Finding Fact in the Figures

“Former Oklahoma Governor Frank Keating and former state Treasurer Scott Meacham argued in NewsOK that Oklahoma schools are failing, but they said we should not have a serious discussion about increasing funding until we change teacher tenure and compensation, create higher curriculum standards, and hold back more students.” (OK Policy Institute, 12-1-14).

Whoa! This is one of those “Where should I begin?” moments. The Keating/Meacham article begins by quoting the old saying, “the numbers don’t lie.” They don’t lie, but they can certainly be distorted. In the article, Keating and Meacham use 2013 NAEP data to say only 29% of Oklahoma eight graders are proficient in reading, giving the illusion “…that more than 70% don’t read adequately .”

NAEP uses four levels of placement – Advanced, Proficient, Basic, and Below Basic. In her book “Reign of Error,” Diane Ravitch, education historian, talks about the NAEP scores and their uses. Since she was on the National Assessment Governing board for seven years, I feel this makes her very qualified to say what the NAEP scores actually represent. Two things need to be noted about NAEP statistics. One, according to Ravitch, NAEP is “administered to samples of students … no one takes the whole test.” Secondly, if not read correctly, the data can “create the expectation that all students ought to be proficient.”

Some folks, however, still need to equate the four levels of placement with a letter grade. Once again quoting Ravitch, the levels would be as follows:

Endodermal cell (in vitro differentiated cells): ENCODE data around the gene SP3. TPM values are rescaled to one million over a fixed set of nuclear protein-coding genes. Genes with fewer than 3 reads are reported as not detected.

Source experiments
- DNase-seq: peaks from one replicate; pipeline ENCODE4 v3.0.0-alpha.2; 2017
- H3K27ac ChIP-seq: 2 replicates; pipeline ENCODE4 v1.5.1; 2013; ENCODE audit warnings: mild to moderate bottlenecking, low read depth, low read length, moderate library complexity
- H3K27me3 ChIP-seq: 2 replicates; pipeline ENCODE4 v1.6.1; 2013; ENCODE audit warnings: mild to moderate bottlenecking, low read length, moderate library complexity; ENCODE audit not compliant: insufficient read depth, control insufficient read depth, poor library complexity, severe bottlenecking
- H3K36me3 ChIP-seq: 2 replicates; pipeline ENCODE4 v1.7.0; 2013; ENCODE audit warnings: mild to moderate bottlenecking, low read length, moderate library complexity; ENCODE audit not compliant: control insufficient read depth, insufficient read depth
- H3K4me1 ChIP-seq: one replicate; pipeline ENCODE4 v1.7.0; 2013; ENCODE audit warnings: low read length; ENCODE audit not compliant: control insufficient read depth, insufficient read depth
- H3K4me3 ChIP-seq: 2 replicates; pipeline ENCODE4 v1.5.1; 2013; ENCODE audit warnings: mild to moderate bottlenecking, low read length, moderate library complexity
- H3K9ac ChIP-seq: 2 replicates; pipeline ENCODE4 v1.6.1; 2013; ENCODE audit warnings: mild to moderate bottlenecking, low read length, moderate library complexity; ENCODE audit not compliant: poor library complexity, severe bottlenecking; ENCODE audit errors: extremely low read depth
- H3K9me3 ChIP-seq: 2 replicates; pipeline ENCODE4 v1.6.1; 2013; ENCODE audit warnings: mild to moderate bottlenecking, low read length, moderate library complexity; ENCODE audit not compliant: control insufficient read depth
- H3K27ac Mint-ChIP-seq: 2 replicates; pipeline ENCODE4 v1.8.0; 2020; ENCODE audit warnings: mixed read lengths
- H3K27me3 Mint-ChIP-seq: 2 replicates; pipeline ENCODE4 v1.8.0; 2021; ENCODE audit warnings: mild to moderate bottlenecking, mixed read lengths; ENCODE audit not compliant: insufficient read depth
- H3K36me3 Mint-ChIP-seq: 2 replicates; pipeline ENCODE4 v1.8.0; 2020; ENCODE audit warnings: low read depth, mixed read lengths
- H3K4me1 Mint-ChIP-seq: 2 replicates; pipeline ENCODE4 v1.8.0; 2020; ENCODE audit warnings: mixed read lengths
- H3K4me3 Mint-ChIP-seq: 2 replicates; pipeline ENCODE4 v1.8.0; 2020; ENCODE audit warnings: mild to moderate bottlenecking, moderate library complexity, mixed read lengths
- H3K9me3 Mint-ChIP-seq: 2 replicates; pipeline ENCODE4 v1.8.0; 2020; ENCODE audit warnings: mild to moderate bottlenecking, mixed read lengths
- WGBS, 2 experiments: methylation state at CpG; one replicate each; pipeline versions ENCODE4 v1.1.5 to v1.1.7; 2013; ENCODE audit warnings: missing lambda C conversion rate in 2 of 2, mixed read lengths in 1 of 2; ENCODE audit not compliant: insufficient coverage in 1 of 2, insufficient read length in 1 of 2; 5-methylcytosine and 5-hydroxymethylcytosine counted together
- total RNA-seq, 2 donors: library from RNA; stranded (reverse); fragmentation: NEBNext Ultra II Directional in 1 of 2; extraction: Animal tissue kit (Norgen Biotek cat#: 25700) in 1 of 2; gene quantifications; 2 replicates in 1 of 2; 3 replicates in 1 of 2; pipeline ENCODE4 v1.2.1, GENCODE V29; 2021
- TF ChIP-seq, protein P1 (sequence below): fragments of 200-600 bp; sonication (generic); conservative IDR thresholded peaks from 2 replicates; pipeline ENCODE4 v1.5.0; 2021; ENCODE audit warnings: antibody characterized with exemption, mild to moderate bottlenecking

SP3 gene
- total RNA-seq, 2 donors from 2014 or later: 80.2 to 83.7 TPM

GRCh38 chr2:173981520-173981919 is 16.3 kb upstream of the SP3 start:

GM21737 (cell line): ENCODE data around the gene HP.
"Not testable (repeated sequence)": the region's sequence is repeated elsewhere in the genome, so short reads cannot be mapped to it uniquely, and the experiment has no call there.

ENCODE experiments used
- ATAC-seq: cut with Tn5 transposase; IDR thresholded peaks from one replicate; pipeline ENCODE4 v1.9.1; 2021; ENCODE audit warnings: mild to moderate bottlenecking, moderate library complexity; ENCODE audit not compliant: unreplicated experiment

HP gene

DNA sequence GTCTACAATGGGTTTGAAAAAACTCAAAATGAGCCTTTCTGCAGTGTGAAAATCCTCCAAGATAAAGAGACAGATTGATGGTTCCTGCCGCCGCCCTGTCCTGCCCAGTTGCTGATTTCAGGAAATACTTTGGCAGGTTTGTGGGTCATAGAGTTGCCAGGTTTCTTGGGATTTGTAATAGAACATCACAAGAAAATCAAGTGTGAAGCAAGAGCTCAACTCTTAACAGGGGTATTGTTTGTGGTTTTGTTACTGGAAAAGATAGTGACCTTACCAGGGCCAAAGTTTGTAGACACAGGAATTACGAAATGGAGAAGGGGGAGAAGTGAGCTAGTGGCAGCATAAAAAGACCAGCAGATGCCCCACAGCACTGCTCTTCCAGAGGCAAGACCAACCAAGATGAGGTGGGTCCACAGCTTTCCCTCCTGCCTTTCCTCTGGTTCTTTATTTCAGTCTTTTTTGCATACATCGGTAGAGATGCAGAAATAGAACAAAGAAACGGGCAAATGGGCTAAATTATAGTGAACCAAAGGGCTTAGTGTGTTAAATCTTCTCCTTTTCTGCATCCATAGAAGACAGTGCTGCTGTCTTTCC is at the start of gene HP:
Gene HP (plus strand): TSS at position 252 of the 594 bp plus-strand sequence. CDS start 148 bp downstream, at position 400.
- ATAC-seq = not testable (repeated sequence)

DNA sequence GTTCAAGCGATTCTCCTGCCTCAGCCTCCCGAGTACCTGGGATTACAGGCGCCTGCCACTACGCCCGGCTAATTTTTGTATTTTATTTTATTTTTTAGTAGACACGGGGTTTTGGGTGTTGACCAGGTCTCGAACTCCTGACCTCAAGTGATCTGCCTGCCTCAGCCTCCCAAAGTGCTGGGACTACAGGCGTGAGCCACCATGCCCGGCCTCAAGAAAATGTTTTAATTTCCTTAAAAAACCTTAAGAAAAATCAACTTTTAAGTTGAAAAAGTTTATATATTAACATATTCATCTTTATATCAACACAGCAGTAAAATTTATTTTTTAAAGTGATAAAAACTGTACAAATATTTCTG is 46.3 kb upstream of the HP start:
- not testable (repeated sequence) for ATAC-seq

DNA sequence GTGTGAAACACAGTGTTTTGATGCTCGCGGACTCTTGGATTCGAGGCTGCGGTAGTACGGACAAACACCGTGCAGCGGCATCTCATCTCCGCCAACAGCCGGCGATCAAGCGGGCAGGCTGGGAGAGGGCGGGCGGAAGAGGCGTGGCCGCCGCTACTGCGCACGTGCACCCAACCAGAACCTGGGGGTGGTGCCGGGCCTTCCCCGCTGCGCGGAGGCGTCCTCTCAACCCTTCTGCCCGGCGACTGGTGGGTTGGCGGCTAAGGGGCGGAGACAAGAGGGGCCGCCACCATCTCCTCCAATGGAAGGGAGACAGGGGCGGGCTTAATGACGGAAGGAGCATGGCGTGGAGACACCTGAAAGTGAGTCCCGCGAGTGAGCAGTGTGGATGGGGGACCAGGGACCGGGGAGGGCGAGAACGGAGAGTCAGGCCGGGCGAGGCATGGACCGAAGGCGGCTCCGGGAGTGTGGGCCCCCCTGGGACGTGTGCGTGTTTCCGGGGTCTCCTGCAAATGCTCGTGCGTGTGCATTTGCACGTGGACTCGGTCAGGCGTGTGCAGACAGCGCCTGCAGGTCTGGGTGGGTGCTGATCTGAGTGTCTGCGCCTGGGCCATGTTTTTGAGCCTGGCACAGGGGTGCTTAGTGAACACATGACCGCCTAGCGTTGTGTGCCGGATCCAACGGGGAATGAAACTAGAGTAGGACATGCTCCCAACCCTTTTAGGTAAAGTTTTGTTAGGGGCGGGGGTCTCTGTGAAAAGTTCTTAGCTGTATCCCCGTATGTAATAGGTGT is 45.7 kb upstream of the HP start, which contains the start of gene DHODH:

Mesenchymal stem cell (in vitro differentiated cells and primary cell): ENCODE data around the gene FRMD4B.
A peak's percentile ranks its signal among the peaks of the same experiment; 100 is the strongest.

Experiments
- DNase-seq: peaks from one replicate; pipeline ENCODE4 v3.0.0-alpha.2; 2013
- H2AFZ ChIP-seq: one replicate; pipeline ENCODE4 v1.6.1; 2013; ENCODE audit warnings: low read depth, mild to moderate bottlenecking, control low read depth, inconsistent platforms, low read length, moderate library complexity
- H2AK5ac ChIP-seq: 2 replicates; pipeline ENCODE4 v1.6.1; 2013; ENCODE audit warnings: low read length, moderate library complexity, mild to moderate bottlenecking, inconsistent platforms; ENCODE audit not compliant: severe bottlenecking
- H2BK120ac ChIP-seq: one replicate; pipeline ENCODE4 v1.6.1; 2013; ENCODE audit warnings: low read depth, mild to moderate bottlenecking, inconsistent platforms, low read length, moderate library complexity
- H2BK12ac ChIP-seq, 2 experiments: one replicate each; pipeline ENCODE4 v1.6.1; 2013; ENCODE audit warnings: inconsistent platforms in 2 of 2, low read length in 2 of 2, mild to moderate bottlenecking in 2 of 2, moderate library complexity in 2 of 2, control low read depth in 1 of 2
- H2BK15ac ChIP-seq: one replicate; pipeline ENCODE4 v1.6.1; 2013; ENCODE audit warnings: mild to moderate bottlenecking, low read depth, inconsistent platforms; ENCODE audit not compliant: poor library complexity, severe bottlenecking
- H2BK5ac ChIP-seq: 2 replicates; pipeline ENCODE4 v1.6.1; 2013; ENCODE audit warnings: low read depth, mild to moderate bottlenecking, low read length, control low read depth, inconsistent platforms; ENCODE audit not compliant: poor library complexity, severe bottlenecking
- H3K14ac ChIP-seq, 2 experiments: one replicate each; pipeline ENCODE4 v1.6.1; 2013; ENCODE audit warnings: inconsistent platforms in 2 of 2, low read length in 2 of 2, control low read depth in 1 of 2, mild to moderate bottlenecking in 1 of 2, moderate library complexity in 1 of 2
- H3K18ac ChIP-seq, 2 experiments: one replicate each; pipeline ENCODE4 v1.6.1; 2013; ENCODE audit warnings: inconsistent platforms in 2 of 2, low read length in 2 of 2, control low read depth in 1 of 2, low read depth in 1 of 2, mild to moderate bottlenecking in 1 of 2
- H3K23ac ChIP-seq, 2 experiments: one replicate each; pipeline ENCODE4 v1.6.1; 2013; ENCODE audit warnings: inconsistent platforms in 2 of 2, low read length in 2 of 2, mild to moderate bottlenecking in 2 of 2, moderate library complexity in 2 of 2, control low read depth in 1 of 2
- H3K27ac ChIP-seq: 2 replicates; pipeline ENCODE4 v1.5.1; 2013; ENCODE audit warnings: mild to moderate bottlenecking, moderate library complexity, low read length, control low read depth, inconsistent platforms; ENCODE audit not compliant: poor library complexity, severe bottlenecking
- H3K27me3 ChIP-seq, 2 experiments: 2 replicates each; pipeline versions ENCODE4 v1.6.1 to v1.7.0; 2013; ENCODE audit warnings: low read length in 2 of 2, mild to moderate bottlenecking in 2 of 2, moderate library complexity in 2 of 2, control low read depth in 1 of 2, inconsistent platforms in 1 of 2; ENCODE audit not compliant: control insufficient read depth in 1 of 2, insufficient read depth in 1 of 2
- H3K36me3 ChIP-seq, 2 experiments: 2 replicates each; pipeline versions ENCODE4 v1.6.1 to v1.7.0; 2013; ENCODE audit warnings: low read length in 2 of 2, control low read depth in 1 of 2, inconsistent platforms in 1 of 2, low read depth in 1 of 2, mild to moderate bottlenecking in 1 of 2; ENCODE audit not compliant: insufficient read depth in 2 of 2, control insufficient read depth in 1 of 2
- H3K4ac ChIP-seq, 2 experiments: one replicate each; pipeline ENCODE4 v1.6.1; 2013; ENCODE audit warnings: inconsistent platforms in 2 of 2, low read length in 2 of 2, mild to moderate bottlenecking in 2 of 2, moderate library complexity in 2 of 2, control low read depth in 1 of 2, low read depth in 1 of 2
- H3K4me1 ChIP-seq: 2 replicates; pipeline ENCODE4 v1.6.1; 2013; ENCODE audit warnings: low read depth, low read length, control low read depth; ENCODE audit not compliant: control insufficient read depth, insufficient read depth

Advanced = A+

Proficient = A or B+

Basic = B or C

Below Basic = D or below

Keating and Meacham stated, “…that more than 70% (of Oklahoma’s eighth grade students) don’t read adequately.” They tried to label students as failing based on only those scoring advanced or proficient, completely ignoring the group who scored on the basic level. What about those students whose scores equate to a B or C? If a student is reading on a B or C level it can hardly be said they are “reading inadequately.”

When you look up Oklahoma’s 2013 NAEP scores, here’s what you’ll find:

Advanced (A+) 2%

Proficient (A or B+) 27%

Basic (B or C) 46%

Below Basic (D or below) 25%

When you look at all of the data, it shows 75% of Oklahoma students are reading adequately or above. Additionally, out of that 25% scoring below basic, some are Ds, not failures. That’s far different than the 70% the article would have you believe are failing. So, yes, numbers don’t lie, but you should certainly use all the data rather than labeling students as failures to try to convince folks that public education shouldn’t be adequately funded.


 

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